SLIP with swing leg augmentation as a model for running

    No full text
    Abstract ‚ÄĒ Swing leg adjustment, repulsive leg function and balance are key elements in the control of bipedal locomotion. In simple gait models like spring-loaded inverted pendulum (SLIP), swing leg control can be applied to achieve stable running. The aim of this study is to investigate the ability of pendulum like swing leg motion for stabilizing running and reproducing a desired (human like) gait pattern. The employed running model consists of two sub-models: SLIP model for the stance phase and a pendulum based control for the swing phase. It is shown that with changing the pendulum length at each step, stable running gaits with widely different performances are achieved. The body vertical speed at take off is utilized as feedback information to tune the pendulum length as the control parameter. In particular, the effect of the pendulum length adjustment on the motion characteristics like horizontal speed, apex height and the stabilized system energy will be investigated. With this method key features of the human like swing leg motion e.g. leg retraction can be reproduced. Higher speeds correspond larger angular motion of each leg which is in agreement with experimental results in previous studies. The presented model also explains the swing-leg to stance-leg interaction mechanism which was not addressed in the underlying SLIP model. This conceptual model can be considered as a functional mechanical template for legged locomotion and can be used to build more complex models, e.g. having segmented legs or an upper body. I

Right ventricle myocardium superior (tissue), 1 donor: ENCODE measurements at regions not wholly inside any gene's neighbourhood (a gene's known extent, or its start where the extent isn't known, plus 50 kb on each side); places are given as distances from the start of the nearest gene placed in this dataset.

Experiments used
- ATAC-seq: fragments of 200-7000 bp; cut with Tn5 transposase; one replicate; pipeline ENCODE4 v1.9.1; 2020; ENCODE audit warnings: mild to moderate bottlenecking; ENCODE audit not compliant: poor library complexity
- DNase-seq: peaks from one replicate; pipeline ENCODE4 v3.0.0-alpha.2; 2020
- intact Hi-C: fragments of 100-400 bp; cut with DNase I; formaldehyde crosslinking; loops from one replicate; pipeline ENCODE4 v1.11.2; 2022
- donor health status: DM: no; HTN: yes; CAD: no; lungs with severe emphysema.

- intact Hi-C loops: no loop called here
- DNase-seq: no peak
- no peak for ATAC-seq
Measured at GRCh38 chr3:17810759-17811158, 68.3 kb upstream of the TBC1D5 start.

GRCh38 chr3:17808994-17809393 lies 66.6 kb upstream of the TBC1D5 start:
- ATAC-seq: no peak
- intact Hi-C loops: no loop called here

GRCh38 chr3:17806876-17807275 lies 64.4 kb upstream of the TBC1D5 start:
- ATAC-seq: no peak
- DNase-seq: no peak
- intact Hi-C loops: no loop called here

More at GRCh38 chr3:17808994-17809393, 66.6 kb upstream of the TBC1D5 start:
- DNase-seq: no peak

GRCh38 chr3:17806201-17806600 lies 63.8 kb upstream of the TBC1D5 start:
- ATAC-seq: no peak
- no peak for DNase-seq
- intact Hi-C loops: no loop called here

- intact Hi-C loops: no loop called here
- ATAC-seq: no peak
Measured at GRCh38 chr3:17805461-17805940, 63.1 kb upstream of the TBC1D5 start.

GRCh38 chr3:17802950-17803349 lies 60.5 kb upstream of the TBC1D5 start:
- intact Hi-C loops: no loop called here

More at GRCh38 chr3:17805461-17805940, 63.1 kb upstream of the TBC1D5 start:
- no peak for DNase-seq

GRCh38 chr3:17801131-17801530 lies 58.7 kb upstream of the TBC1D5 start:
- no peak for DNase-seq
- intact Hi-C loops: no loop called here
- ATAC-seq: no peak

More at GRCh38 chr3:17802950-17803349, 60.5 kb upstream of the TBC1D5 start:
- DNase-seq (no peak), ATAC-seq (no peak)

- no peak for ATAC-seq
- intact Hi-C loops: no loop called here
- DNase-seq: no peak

Global, regional, and national life expectancy, all-cause mortality, and cause-specific mortality for 249 causes of death, 1980‚Äď2015: a systematic analysis for the Global Burden of Disease Study 2015

    No full text